We live like this with our dismay, double-take, and denial for a while and one day we wake up and discover we are Indignant. We bring our Indignant selves to wonder why in the world our husband is not doing this and not doing that. If only he would do something, anything, life would be better. If only we could be a better woman, all would be well. We start worrying we aren’t woman enough and at the same time we are so mad and sometimes crazy indignant at our husband. By this time, the cumulative effect of the Dismay, Denial, and Indignant phase begins to affect our marriages.
Of course, not far behind the indignation is the Anger. Anger is that place where some of us feel most uncomfortable. We might want to yell, but we stifle. Or, we yell and feel tons of guilt or oceans of shame. This is the stage at which we can no longer pretend it doesn’t matter that our stepchildren don’t like us. It’s the stage we recognize that we’ve been doing the proverbial pissing into the wind and it has made no difference in our adjustment to our family. At this stage, it is so easy to feel that love is lost and there’s absolutely no hope of our lives improving.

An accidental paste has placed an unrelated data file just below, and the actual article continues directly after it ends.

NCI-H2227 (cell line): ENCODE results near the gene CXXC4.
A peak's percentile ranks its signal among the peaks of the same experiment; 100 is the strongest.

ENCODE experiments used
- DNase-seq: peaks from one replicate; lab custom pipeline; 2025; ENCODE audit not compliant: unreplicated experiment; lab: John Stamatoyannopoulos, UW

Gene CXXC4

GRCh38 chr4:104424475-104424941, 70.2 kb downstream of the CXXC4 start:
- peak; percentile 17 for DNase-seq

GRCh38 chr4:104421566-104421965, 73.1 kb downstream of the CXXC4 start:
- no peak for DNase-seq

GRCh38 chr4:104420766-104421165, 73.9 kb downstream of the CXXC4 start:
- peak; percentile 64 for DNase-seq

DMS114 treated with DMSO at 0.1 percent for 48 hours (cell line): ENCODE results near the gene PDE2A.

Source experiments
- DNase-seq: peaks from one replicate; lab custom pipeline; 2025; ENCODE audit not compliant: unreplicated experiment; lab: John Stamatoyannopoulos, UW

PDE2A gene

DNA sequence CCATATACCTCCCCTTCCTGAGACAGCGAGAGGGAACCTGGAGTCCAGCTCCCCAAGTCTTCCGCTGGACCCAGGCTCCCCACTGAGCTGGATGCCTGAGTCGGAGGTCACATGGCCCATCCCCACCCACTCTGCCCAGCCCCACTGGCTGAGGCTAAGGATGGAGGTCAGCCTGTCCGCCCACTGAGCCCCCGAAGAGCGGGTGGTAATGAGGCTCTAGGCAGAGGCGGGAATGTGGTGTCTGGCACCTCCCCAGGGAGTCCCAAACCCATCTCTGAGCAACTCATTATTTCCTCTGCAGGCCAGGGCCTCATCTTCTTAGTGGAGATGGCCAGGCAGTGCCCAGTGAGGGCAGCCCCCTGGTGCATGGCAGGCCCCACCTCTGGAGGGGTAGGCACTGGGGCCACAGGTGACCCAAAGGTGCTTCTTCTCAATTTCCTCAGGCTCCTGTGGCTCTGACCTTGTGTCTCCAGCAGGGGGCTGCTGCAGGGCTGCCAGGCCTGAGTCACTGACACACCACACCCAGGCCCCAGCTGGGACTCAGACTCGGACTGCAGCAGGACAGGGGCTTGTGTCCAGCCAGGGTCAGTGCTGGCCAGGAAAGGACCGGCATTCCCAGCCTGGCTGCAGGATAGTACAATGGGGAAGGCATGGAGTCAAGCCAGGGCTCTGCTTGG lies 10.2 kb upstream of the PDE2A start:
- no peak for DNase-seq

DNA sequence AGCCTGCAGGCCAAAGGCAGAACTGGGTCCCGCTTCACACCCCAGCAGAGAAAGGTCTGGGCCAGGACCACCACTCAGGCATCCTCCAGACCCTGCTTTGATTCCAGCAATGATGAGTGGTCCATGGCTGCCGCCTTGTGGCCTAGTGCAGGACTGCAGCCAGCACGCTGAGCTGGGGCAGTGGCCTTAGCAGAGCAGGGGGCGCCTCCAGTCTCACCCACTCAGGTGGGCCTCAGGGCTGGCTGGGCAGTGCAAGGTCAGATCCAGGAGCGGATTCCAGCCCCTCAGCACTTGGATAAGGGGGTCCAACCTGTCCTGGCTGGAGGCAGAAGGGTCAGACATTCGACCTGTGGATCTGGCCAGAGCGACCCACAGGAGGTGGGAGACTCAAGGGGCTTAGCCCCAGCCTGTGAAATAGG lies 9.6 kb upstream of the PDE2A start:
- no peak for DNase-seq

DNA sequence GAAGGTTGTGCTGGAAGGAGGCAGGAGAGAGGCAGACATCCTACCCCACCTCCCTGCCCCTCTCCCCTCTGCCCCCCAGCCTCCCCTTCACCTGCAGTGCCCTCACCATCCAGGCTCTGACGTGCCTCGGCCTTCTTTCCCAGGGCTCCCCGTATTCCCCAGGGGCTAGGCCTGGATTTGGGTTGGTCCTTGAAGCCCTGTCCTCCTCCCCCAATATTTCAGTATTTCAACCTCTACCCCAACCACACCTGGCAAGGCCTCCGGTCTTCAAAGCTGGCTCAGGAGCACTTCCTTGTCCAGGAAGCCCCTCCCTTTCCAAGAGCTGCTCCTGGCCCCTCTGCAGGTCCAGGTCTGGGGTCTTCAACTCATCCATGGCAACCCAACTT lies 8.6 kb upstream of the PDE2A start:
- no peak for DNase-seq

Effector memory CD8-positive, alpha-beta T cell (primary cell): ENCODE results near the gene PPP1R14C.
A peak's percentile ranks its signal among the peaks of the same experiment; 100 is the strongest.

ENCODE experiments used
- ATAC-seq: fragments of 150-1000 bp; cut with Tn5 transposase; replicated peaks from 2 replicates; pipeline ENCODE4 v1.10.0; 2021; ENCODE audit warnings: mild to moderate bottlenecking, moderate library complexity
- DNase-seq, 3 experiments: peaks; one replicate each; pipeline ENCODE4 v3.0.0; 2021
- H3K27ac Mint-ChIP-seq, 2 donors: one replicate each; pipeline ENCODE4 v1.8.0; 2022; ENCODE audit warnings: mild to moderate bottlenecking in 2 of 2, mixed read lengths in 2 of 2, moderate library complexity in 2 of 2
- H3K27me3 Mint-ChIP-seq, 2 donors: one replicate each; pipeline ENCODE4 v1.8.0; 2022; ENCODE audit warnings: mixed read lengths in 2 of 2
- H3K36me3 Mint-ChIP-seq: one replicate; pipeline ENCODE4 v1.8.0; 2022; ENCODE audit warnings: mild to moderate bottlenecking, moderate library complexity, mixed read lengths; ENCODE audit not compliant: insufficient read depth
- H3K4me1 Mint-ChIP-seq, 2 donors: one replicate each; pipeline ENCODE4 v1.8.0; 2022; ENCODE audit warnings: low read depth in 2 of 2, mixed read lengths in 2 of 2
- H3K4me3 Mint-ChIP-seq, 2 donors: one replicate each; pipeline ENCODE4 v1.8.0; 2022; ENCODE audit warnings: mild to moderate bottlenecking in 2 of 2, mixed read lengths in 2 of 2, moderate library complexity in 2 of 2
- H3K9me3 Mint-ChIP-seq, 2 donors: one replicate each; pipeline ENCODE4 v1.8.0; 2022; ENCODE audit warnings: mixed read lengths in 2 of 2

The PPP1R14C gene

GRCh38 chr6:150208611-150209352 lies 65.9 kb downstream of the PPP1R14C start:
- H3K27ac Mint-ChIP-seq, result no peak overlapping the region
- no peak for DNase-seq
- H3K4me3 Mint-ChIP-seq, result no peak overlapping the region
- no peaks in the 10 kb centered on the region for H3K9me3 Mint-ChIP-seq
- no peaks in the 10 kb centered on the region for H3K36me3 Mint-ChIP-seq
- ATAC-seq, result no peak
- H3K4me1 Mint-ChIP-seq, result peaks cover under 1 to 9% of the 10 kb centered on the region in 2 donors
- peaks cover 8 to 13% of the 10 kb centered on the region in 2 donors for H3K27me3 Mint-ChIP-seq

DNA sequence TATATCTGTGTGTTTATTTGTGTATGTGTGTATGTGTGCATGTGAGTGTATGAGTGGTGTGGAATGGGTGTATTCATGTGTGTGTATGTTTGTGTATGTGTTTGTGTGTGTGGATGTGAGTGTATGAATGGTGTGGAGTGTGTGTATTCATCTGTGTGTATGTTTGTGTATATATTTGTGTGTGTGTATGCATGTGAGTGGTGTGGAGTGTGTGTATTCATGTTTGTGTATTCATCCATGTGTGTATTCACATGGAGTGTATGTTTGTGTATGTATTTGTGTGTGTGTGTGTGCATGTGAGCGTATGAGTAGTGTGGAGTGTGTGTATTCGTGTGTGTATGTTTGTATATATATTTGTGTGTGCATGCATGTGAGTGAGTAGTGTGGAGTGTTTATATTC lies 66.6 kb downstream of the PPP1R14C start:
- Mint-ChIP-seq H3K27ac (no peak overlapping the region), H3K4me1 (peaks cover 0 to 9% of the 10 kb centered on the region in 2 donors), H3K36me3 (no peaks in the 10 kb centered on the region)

For the women who stay (and some who go) there often follows a period of feeling Bereft. Numb. With a sense of not caring for the people with which one shares a home and a life. In this phase, we stepmothers often walk around zombie-ish and apologetic, often listening to our internal dialogue more than the dialogue between us and family members.
After Bereft-ness, comes the feeling sorry for ourselves, aka the Martyr. Personally, I think by the time we become aware of being a Martyr, we are faced with a choice of whether to dig our heels in and accept martyrdom as a role that may be played successfully, or not. My own grandmother was a martyr. I never found it particularly pretty, but she was surrounded by her children until the end of her life.
After many years, when we’re appropriately sick of feeling angry, bereft, indignant, and victimized, we might become able to shift away from the martyr. Often, this is the moment when we can truly let go of whatever it was we hope to gain, including being seen in a favorable light by anyone in our extended stepfamily. In that moment, when we admit there isn’t a story-book life to be found, in that moment we can back up and begin a process of Acceptance.